Bringing Them Down
There is a special room in Warren General Hospital’s emergency room for people on bath salts.
There is a room full of restraint systems next to it. Most patients who need them get the four-point system because the more comprehensive full-body restraint – the Gulliver – requires the cooperation of the patient.
The ER staff has seen bath salts patients. The damages to the room they’ve put them in stand witness.
As of Thursday, the whole staff has had the opportunity to learn what to expect.
Warren County District Attorney Ross McKeirnan and Jessica Uber, WGH drug and alcohol counselor, addressed about 70 members of the staff Thursday.
McKeirnan introduced some of the criminal problems the county has gone through with respect to bath salts.
Like many people in the community, some of the hospital staff were still not clear what the term refers to.
“It’s an unfortunate name for something that has become a hideous blight on our community,” McKeirnan said. Rather than something added to water for soaking feet, today’s bath salts is a synthetic amphetamine that “makes people go really nuts.”
They are “plentiful and available,” McKeirnan said. And dealing in them can be very lucrative.
People who use the drug commit all kinds of crimes – from theft and burglary to sex crimes and homicide – he said.
Uber said the efforts of law enforcement including the Warren County Drug Task Force have created a drop in the number of bath salts cases that arrive in the hospital.
Some people who might normally try bath salts are hesitant “since the guy ate the face in Miami,” Uber said.
But people still show up at the hospital under the influence of bath salts.
“That’s the issue – trying to control these people when they come to your facility,” McKeirnan said.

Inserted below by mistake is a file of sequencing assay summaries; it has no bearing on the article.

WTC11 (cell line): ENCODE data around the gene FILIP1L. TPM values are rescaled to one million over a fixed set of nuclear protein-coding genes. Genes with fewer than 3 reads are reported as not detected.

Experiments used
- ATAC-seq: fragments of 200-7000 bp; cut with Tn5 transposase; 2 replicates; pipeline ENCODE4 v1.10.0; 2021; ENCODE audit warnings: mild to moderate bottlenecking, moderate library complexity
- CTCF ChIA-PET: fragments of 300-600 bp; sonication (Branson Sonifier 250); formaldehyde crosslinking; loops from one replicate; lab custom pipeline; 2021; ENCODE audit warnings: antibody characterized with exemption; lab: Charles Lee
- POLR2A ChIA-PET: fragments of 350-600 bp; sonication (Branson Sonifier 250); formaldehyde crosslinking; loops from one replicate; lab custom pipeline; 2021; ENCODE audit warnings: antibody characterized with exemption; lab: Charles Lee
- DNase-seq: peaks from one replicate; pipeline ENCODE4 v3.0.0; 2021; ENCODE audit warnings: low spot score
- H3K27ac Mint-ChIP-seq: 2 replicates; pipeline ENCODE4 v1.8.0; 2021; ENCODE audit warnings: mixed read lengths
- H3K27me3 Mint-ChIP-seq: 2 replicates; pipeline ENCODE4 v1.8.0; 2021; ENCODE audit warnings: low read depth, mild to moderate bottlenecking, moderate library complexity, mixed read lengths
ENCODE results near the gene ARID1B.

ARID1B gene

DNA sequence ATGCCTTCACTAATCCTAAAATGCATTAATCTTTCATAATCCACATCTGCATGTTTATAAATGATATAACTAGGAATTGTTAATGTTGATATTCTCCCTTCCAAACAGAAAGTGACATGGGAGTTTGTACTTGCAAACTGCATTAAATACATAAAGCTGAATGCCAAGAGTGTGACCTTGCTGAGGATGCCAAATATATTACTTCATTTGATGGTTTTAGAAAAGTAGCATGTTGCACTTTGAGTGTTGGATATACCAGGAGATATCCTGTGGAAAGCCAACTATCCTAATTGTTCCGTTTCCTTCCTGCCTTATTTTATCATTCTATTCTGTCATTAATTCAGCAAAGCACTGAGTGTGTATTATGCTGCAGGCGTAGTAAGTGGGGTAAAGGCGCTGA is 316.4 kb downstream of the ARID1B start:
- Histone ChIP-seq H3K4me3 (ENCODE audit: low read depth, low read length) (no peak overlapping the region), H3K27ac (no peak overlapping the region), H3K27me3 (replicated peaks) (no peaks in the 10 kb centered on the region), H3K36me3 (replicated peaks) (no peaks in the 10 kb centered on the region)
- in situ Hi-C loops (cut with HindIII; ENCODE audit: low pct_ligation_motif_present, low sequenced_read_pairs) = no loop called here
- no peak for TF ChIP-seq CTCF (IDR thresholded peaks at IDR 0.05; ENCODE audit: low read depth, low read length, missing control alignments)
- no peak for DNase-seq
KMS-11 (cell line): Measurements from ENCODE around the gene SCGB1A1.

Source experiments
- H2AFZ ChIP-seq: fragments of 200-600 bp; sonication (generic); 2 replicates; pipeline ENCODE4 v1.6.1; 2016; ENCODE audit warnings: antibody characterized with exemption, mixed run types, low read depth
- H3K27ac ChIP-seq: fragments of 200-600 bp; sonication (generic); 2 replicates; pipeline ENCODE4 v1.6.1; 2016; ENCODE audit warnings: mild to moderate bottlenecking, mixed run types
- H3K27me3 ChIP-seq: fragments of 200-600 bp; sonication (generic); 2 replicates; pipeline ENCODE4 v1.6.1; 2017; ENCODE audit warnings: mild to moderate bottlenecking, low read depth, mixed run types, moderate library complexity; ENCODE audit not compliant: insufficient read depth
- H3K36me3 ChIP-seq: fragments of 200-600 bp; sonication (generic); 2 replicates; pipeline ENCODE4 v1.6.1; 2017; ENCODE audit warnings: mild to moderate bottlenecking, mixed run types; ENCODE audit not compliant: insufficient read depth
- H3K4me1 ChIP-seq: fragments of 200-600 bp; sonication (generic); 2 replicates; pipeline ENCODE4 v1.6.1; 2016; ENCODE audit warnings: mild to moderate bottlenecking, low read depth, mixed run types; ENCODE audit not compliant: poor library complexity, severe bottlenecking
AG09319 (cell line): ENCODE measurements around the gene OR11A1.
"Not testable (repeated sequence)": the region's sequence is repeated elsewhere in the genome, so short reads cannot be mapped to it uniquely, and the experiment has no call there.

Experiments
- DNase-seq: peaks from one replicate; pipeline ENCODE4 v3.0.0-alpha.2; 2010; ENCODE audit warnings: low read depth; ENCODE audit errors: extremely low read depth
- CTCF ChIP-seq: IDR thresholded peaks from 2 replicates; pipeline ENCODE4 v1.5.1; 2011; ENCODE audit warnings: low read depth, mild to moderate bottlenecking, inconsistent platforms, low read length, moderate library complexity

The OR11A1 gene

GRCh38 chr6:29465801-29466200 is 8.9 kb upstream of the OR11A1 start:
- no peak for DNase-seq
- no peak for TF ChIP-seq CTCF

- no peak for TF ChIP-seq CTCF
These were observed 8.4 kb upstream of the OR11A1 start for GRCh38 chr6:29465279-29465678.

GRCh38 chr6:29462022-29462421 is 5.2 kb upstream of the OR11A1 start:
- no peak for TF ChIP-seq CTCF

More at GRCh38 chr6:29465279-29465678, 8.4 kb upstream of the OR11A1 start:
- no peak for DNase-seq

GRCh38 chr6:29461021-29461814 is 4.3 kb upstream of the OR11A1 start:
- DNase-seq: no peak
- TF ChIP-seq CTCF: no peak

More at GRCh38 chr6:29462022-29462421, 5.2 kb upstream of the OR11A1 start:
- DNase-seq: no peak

Uber talked about the effects of the drug on the body.
Some of the medical and psychological problems seen in patients who use bath salts are: chest pain, cardiac arrest, kidney failure, stroke, death, agitation, psychosis, paranoia, hallucinations, suicidal behavior, homicidal behavior, insomnia, intense cravings, delirium, increased energy, and aimless behavior, she said.
She cited examples of bizarre behavior of people on bath salts: “Their phone was off and they really thought they were text messaging.” Another person repeatedly stabbed an empty laundry basket with a knife, insisting there was someone inside.
The initial effects can last for up to 72 hours. After that, the user crashes and may sleep for more than 24 hours. Unlike with some drugs, there is no danger of death during the withdrawal period, Uber said.
The long-term effects are not well known, but there is evidence of paranoid psychotic breaks, schizophrenia, and “throwing up crystals,” Uber said.
“We had a person that had neurological damage to the point that they have a twitch,” she said.
While some of the physical and neurological effects are know, the addictive qualities of the drug are in question. “It’s so new I don’t think any of us knows the effects,” Uber said.
Because there are so many variations of the drug, it is difficult to determine what a patient is under the influence of. Testing is time-consuming and expensive.
“We thought this would be a good safety issue for the staff,” Jim Loree, human resources generalist, said. “We encouraged all of our staff to attend for their safety and the safety of the patients.”